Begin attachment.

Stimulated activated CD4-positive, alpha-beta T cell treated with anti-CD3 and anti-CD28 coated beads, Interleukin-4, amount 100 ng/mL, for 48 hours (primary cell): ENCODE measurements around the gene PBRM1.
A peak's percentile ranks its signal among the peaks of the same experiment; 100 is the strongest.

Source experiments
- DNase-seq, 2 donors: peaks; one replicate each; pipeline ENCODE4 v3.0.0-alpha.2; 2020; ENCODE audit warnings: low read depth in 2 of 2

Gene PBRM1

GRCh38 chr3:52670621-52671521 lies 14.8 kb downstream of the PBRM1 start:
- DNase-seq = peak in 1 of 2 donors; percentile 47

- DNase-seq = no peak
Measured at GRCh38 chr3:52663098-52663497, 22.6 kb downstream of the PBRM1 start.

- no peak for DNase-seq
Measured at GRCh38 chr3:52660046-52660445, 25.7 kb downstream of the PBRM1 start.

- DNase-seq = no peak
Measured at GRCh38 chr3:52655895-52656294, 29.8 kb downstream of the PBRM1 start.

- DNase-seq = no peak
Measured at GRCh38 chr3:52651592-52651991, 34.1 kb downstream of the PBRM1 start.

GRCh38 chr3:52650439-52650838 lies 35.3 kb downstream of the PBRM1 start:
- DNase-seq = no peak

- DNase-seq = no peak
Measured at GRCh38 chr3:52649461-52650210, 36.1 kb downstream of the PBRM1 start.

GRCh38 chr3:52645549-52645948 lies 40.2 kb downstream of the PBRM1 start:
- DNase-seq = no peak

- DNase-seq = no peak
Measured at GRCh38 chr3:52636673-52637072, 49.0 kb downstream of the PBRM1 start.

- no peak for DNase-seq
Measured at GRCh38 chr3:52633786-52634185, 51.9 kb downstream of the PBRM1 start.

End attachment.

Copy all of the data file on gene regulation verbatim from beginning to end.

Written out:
Stimulated activated CD4-positive, alpha-beta T cell treated with anti-CD3 and anti-CD28 coated beads, Interleukin-4, amount 100 ng/mL, for 48 hours (primary cell): ENCODE measurements around the gene PBRM1.
A peak's percentile ranks its signal among the peaks of the same experiment; 100 is the strongest.

Source experiments
- DNase-seq, 2 donors: peaks; one replicate each; pipeline ENCODE4 v3.0.0-alpha.2; 2020; ENCODE audit warnings: low read depth in 2 of 2

Gene PBRM1

GRCh38 chr3:52670621-52671521 lies 14.8 kb downstream of the PBRM1 start:
- DNase-seq = peak in 1 of 2 donors; percentile 47

- DNase-seq = no peak
Measured at GRCh38 chr3:52663098-52663497, 22.6 kb downstream of the PBRM1 start.

- no peak for DNase-seq
Measured at GRCh38 chr3:52660046-52660445, 25.7 kb downstream of the PBRM1 start.

- DNase-seq = no peak
Measured at GRCh38 chr3:52655895-52656294, 29.8 kb downstream of the PBRM1 start.

- DNase-seq = no peak
Measured at GRCh38 chr3:52651592-52651991, 34.1 kb downstream of the PBRM1 start.

GRCh38 chr3:52650439-52650838 lies 35.3 kb downstream of the PBRM1 start:
- DNase-seq = no peak

- DNase-seq = no peak
Measured at GRCh38 chr3:52649461-52650210, 36.1 kb downstream of the PBRM1 start.

GRCh38 chr3:52645549-52645948 lies 40.2 kb downstream of the PBRM1 start:
- DNase-seq = no peak

- DNase-seq = no peak
Measured at GRCh38 chr3:52636673-52637072, 49.0 kb downstream of the PBRM1 start.

- no peak for DNase-seq
Measured at GRCh38 chr3:52633786-52634185, 51.9 kb downstream of the PBRM1 start.